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2020

Freshmen: how this year did and/or didn’t live up to expectations

in Campus Journal by

It’s only everything we’d been waiting for what felt like our entire lives — the big change, the first taste of true freedom most of us would be able to experience, away from parents and strict expectations and left (mostly) to our devices. Most of us had been planning for it, hoping for something better, something that was worth waiting and struggling all that time for, and now we’re here, wrapping up our first year of this great adventure we’d been waiting on for so long.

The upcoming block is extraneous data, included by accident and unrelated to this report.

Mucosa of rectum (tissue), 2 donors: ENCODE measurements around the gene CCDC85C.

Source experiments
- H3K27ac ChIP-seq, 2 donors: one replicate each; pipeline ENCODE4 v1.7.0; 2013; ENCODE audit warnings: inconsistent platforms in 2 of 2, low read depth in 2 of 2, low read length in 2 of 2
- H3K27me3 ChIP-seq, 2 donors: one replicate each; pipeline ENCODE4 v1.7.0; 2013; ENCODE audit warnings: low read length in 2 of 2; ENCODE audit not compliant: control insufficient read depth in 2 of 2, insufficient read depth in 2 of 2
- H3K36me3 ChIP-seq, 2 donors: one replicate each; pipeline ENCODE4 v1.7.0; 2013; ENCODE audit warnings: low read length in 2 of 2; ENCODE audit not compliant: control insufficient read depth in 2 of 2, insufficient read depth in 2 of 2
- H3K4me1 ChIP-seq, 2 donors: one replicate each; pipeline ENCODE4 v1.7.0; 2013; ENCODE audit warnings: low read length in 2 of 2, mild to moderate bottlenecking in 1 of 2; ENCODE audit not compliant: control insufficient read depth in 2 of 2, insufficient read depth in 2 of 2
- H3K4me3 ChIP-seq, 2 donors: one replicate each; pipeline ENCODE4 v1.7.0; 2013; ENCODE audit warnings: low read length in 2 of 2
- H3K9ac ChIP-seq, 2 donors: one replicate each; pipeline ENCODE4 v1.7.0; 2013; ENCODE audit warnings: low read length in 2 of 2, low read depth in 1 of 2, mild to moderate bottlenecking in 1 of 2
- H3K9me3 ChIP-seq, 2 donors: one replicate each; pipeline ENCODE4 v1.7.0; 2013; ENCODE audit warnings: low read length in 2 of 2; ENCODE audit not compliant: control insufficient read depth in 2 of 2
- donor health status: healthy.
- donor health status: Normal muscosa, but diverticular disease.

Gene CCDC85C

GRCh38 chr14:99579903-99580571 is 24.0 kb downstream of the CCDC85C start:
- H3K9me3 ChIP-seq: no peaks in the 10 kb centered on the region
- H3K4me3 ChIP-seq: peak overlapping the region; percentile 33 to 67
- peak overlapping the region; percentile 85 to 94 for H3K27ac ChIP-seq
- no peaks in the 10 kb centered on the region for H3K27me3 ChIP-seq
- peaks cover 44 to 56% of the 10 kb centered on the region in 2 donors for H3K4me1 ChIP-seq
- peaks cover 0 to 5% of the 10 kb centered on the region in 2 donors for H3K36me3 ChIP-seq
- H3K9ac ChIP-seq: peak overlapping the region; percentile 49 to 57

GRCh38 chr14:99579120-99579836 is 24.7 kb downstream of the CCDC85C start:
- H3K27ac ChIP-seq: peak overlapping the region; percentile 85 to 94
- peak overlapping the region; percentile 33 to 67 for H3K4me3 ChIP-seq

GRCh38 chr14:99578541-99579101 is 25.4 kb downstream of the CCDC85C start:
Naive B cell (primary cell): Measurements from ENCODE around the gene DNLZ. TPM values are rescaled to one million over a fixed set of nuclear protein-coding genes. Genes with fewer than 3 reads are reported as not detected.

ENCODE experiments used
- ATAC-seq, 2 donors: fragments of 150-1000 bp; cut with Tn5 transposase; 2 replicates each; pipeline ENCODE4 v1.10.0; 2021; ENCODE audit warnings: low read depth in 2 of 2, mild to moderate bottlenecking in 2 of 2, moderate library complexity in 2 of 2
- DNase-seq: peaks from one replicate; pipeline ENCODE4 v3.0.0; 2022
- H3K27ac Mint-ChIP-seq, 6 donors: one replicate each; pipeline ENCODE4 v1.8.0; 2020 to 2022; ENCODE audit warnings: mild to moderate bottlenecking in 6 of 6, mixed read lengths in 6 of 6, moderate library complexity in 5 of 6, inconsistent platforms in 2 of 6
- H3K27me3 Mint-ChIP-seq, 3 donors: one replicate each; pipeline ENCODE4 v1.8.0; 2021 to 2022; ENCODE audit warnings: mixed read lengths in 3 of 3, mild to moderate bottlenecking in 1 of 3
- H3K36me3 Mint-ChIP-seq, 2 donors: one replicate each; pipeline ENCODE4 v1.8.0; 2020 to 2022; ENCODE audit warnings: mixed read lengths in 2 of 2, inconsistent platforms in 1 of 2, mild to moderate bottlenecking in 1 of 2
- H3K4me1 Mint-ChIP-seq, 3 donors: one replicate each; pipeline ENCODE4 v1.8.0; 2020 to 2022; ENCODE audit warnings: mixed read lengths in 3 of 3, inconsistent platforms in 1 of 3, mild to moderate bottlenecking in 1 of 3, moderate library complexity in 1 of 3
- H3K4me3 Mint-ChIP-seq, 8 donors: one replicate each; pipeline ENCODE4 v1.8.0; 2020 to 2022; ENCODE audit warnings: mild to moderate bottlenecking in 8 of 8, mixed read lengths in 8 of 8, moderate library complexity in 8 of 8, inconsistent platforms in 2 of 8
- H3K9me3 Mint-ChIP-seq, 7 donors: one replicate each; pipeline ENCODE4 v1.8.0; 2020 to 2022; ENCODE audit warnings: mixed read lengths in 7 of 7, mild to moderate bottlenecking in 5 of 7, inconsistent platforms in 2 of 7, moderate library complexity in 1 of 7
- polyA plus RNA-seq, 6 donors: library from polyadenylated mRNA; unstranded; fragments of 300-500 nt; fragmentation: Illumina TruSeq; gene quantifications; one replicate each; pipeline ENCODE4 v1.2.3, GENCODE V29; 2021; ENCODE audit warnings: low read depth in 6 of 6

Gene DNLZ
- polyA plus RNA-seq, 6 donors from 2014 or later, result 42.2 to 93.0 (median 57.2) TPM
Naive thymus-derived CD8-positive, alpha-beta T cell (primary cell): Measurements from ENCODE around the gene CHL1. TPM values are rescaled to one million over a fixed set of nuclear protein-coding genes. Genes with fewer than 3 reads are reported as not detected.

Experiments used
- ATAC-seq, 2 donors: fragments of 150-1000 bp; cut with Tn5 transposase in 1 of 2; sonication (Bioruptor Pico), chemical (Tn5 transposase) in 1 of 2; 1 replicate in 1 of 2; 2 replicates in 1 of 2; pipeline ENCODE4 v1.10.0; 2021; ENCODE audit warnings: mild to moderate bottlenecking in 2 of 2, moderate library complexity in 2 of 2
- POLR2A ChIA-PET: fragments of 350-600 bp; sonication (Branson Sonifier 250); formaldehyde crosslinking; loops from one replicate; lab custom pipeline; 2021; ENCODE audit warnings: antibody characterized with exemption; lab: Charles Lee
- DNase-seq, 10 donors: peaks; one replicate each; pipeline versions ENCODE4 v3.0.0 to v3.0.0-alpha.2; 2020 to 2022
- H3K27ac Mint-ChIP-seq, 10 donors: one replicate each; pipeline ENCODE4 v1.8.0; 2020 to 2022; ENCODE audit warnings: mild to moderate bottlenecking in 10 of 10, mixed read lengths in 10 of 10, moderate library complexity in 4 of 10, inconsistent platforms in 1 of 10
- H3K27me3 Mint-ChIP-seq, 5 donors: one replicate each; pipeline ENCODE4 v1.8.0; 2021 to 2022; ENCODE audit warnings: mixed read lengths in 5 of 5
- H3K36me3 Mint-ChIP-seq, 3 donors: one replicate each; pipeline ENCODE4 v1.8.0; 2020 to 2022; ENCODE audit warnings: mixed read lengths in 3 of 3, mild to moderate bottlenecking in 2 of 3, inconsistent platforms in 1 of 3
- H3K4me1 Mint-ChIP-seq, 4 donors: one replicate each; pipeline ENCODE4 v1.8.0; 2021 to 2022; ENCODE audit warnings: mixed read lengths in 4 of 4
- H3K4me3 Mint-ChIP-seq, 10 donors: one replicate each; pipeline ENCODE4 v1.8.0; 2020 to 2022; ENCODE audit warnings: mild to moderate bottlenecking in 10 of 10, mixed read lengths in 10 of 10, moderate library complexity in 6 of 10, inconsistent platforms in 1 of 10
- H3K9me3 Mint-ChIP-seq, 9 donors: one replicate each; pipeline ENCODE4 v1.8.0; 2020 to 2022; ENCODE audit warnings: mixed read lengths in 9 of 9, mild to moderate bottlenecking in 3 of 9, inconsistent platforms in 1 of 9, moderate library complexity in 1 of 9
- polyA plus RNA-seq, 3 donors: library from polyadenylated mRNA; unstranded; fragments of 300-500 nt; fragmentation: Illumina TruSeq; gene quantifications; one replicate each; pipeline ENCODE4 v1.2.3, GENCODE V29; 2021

Sometimes it feels like move in day was just yesterday — I can clearly recall the hoards of students excited to help us move in and the chaos that ensued. I won’t soon forget the tears on my parents face as they left me behind on this strange new campus, and who can ever forget orientation (I mean, at least the fact it happened)? Yet here we are, wrapping up our first official year at Swat, and there’s so much to look back on and reflect on it’s pretty overwhelming, especially with finals lurking around the corner. But it seems almost impossible to avoid reminiscing as we watch the flowers bloom and the campus start to resemble what it looked like that first move in day.